Future mapping is used to create a shared view of trends in the recent past, present and future. This method involves a map with six areas to create an action scenario to achieve your goals. It is to identify patterns and to discuss the relevance of different trends. Mostly, it is used to support discussion and debate about high-level themes.

 

Main purpose: Identify and discuss industry trends

Level of difficulty: Moderate

Duration: 30-60 minutes

Means of use: Analog

Required material: Long empty wall, marker, post-its

Mainly used in phase: Understand

 

Steps:

1

Split the empty wall in 5 equal sections with a marker or with tape. At the top of each section, write down: the last year, the current year and the next years up to three years in the future.

2

Group standing faced to the wall. The group leader needs to give the participants following instructions:

We will, as a group, co-create a vision of the future through the lens of the past and the present.

The participants now shall write significant forces (behavioural, technologies, trends, etc.) on the post-its (one per post-it). After writing down a force, the participant has to go to the wall, reading out the written post-it and place it on the wall.

The focus is on filling the wall within 15 minutes and aiming for lots of different driving forces.

3

Now we have to fill the timeline with the written post-its. Starting with the last year, the participants have to fill the space with the written post-its within 3 minutes. After the time is up, move to the current year and let the participants do the same. The same goes with the following three years.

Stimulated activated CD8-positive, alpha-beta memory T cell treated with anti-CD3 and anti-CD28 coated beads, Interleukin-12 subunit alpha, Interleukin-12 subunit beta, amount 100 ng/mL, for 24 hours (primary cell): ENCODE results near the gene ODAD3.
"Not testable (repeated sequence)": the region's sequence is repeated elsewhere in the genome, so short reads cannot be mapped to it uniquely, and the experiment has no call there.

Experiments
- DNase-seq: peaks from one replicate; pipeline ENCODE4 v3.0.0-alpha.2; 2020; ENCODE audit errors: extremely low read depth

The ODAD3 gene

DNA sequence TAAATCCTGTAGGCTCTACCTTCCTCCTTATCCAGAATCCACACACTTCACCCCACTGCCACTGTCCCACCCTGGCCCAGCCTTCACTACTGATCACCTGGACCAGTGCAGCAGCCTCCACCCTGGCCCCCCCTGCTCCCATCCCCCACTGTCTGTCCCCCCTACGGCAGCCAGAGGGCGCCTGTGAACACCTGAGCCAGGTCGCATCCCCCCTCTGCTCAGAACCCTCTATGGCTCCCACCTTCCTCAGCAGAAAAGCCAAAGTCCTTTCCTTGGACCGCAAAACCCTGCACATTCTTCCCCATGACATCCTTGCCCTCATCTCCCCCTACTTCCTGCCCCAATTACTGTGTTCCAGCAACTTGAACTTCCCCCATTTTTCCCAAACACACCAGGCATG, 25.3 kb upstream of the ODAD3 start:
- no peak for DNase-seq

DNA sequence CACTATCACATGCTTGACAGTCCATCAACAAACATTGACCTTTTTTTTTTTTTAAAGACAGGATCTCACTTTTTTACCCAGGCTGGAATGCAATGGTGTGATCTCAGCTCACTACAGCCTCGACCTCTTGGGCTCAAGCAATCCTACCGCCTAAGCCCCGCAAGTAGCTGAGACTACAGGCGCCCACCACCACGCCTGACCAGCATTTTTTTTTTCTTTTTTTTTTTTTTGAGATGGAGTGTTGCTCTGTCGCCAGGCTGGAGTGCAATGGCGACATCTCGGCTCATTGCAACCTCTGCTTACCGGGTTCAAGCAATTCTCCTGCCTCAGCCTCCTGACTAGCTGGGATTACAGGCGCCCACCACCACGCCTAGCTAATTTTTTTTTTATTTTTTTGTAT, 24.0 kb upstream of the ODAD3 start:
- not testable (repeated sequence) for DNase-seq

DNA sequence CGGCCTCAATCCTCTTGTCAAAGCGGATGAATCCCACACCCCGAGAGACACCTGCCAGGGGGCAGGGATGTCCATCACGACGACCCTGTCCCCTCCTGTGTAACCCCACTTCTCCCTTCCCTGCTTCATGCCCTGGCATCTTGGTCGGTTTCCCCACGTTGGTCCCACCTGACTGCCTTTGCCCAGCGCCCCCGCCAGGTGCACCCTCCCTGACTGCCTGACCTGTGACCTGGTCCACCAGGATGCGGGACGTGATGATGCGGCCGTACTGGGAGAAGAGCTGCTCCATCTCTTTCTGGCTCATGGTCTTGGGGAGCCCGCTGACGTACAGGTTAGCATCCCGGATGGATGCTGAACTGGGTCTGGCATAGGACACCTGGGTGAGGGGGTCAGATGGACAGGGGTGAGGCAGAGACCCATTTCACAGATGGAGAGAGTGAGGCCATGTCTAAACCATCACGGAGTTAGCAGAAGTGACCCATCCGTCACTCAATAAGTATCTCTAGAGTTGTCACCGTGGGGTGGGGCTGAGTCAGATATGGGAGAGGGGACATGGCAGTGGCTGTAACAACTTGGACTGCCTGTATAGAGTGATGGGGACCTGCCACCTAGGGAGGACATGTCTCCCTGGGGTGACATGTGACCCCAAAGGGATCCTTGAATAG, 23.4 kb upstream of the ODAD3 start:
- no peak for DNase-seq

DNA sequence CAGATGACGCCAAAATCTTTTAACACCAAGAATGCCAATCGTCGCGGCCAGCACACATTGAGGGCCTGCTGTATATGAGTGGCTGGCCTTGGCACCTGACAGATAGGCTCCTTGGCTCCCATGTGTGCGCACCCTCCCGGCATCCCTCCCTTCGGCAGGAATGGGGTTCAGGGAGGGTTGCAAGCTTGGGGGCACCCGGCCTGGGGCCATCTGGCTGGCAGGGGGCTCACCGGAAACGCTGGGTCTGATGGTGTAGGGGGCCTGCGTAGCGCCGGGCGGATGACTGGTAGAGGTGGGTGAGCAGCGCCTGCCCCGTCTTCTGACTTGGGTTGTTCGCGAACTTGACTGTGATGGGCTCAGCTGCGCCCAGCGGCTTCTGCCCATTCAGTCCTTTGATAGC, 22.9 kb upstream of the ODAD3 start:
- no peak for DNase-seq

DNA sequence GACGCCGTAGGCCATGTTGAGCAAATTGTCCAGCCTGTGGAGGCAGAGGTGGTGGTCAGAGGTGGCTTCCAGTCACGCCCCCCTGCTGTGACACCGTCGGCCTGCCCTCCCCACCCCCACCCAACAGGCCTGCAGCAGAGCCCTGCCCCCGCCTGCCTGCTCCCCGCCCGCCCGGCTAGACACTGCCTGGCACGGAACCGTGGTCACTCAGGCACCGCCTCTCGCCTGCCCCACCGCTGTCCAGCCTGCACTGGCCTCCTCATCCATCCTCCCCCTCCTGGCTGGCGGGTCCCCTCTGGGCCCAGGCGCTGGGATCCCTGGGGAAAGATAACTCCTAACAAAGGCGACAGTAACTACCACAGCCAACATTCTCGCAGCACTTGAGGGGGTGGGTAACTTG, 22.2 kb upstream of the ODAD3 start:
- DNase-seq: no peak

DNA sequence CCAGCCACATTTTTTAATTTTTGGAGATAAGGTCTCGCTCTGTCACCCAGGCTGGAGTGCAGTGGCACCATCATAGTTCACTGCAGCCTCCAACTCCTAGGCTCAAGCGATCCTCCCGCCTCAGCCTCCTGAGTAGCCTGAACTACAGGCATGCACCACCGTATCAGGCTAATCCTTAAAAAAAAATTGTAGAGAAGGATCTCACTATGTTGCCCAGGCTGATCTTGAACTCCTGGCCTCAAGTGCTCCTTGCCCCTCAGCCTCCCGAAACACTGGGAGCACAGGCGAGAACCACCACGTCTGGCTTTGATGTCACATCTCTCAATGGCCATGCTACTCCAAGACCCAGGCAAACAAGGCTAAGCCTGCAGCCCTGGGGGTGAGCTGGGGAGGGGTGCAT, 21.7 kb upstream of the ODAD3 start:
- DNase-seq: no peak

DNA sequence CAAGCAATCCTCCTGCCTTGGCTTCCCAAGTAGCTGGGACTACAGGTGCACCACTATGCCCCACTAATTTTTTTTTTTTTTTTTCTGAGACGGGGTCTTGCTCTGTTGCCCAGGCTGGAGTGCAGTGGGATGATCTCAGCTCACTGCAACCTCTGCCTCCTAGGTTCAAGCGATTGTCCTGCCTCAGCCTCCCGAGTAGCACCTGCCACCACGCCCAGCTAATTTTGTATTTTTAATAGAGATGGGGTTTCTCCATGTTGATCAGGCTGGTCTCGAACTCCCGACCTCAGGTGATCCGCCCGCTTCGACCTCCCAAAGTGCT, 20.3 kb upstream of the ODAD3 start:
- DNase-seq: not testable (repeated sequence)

It is important everyone is participating. If the speed is dragging, the group leader has to make suggestions to inspire the group.

4

After the time is up, the group have to stay in front of the wall. The group have to look at the post-its on the wall and search for patterns and common themes in each year.

It is also possible to create subgroups which have about 10 minutes to sort the trends under each year and write down a summary of key words or patterns.

5

The participants have to reflect and discuss everything as a group. The group leader has to ask some questions like “What patterns do we see looking at this timeline?”, which makes the group discuss about it.

6

Finish the session by reflecting some of the key themes. The participants can tell how they would like to capture their thoughts and actions to use in the future.

 

Posted by tim in Phase 2 - Understand, 0 comments

Persona

Description

Persona-IconPersonas are fictional profiles, which respresent a group of people with similar personality and personal attributes. In marketing and other disciplines like user experience design, personas are widely used to represent customer segments and simplify working with them. A persona usually has a name, a picture, an age, a profession, an average income, a goal, behavioural traits and similar additional attributes.

Personas should help you develop empathy for your users and customers. They encourage you to embrace a user-centred approach.

 

Main purpose: Understand who you typical customer is

Level of difficulty: Easy

Duration: 15 – 60 minutes

Means of use: Analog + Digital

Required material: Persona Template or blank sheet, pen and paper
Download persona template here by Orangebus

Mainly used in Phase: Define Point of View

 

Steps:

1

List all customer segments in an overview. The customer segments should already have be identified in order to use the Persona-Method.

2

Print out a few persona templates, for example three or five – depending on the variety of customer types.